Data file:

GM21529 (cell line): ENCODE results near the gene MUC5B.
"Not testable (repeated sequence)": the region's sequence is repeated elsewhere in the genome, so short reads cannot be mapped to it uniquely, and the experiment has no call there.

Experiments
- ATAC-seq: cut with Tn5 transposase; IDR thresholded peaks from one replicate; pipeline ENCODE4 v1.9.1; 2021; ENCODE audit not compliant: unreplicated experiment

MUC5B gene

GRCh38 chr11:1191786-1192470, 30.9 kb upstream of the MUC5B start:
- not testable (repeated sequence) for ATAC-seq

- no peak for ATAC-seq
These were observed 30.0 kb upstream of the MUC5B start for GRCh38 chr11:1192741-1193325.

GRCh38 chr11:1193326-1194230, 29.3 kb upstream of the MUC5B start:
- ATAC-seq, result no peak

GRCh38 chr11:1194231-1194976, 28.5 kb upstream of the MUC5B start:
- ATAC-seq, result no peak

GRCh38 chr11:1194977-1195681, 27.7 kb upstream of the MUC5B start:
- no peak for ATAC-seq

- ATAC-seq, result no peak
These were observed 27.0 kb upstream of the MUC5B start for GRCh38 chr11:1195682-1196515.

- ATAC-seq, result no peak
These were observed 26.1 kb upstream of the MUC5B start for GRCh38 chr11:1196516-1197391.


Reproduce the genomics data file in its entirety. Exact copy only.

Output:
GM21529 (cell line): ENCODE results near the gene MUC5B.
"Not testable (repeated sequence)": the region's sequence is repeated elsewhere in the genome, so short reads cannot be mapped to it uniquely, and the experiment has no call there.

Experiments
- ATAC-seq: cut with Tn5 transposase; IDR thresholded peaks from one replicate; pipeline ENCODE4 v1.9.1; 2021; ENCODE audit not compliant: unreplicated experiment

MUC5B gene

GRCh38 chr11:1191786-1192470, 30.9 kb upstream of the MUC5B start:
- not testable (repeated sequence) for ATAC-seq

- no peak for ATAC-seq
These were observed 30.0 kb upstream of the MUC5B start for GRCh38 chr11:1192741-1193325.

GRCh38 chr11:1193326-1194230, 29.3 kb upstream of the MUC5B start:
- ATAC-seq, result no peak

GRCh38 chr11:1194231-1194976, 28.5 kb upstream of the MUC5B start:
- ATAC-seq, result no peak

GRCh38 chr11:1194977-1195681, 27.7 kb upstream of the MUC5B start:
- no peak for ATAC-seq

- ATAC-seq, result no peak
These were observed 27.0 kb upstream of the MUC5B start for GRCh38 chr11:1195682-1196515.

- ATAC-seq, result no peak
These were observed 26.1 kb upstream of the MUC5B start for GRCh38 chr11:1196516-1197391.